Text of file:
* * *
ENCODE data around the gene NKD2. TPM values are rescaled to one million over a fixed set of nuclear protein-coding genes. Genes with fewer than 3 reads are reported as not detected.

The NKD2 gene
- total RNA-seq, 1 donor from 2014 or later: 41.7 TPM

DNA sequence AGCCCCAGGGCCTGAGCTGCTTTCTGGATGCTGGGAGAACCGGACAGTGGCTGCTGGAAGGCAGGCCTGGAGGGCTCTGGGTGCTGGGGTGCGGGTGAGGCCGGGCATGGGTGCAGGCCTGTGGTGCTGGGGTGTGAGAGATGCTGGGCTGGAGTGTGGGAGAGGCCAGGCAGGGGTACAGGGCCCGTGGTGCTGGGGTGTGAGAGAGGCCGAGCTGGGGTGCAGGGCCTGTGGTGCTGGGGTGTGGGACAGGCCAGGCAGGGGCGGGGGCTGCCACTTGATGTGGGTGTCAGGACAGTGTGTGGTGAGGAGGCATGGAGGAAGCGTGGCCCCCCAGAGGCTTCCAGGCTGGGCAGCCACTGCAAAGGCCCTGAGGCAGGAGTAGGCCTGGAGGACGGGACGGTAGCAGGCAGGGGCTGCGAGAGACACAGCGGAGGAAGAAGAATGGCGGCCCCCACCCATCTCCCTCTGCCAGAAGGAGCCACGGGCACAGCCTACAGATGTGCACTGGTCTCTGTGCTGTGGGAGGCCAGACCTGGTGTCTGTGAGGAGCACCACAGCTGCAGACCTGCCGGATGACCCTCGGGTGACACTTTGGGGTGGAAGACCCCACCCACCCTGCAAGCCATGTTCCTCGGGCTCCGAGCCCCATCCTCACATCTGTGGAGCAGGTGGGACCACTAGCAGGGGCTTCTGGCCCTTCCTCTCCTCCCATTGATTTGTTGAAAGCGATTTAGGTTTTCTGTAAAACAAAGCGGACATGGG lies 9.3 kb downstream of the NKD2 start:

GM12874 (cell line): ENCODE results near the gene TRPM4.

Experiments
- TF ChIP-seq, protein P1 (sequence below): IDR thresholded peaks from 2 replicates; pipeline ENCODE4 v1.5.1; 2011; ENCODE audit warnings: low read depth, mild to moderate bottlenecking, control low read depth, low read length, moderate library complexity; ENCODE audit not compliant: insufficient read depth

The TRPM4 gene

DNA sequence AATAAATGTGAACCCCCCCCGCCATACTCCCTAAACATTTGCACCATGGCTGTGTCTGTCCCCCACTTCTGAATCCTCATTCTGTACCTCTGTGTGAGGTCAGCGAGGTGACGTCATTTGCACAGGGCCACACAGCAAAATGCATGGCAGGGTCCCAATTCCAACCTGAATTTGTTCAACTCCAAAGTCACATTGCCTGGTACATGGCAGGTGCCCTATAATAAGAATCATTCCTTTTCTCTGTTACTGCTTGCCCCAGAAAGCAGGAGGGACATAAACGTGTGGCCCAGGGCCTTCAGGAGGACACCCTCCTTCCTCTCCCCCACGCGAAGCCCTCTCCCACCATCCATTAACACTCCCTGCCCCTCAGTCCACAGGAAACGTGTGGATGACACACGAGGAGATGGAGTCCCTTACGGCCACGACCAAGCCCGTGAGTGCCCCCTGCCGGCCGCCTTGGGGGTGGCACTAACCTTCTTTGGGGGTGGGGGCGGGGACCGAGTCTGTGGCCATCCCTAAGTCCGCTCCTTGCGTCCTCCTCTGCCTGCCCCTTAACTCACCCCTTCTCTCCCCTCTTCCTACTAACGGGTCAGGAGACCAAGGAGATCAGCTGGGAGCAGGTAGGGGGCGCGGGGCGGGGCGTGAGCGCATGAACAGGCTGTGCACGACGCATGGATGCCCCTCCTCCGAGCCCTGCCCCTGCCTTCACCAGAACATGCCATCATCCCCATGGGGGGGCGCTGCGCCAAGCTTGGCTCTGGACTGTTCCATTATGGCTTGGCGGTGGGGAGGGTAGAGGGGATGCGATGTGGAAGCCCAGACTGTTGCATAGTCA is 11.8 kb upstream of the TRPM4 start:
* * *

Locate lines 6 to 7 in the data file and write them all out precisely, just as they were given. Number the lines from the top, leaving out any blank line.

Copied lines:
Experiments
- TF ChIP-seq, protein P1 (sequence below): IDR thresholded peaks from 2 replicates; pipeline ENCODE4 v1.5.1; 2011; ENCODE audit warnings: low read depth, mild to moderate bottlenecking, control low read depth, low read length, moderate library complexity; ENCODE audit not compliant: insufficient read depth